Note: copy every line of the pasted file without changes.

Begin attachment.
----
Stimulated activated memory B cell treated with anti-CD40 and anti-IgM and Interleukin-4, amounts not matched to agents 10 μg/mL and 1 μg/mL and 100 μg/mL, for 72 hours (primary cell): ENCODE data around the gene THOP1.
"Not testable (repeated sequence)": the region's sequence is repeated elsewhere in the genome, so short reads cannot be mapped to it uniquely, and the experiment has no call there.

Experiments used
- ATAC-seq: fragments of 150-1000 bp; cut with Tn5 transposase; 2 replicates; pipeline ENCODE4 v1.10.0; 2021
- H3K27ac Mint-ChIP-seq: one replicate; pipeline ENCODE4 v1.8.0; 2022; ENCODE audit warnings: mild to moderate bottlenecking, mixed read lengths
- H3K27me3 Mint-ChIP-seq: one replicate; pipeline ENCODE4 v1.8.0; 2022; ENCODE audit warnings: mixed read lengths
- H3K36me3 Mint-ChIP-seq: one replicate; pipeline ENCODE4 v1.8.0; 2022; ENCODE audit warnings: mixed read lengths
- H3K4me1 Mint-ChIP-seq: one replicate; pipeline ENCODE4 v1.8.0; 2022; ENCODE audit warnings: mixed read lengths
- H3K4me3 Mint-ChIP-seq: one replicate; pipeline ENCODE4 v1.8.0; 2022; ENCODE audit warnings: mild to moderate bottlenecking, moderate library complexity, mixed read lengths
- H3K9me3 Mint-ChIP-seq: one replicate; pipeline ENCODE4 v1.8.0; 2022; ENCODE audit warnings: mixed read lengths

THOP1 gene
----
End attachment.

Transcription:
Stimulated activated memory B cell treated with anti-CD40 and anti-IgM and Interleukin-4, amounts not matched to agents 10 μg/mL and 1 μg/mL and 100 μg/mL, for 72 hours (primary cell): ENCODE data around the gene THOP1.
"Not testable (repeated sequence)": the region's sequence is repeated elsewhere in the genome, so short reads cannot be mapped to it uniquely, and the experiment has no call there.

Experiments used
- ATAC-seq: fragments of 150-1000 bp; cut with Tn5 transposase; 2 replicates; pipeline ENCODE4 v1.10.0; 2021
- H3K27ac Mint-ChIP-seq: one replicate; pipeline ENCODE4 v1.8.0; 2022; ENCODE audit warnings: mild to moderate bottlenecking, mixed read lengths
- H3K27me3 Mint-ChIP-seq: one replicate; pipeline ENCODE4 v1.8.0; 2022; ENCODE audit warnings: mixed read lengths
- H3K36me3 Mint-ChIP-seq: one replicate; pipeline ENCODE4 v1.8.0; 2022; ENCODE audit warnings: mixed read lengths
- H3K4me1 Mint-ChIP-seq: one replicate; pipeline ENCODE4 v1.8.0; 2022; ENCODE audit warnings: mixed read lengths
- H3K4me3 Mint-ChIP-seq: one replicate; pipeline ENCODE4 v1.8.0; 2022; ENCODE audit warnings: mild to moderate bottlenecking, moderate library complexity, mixed read lengths
- H3K9me3 Mint-ChIP-seq: one replicate; pipeline ENCODE4 v1.8.0; 2022; ENCODE audit warnings: mixed read lengths

THOP1 gene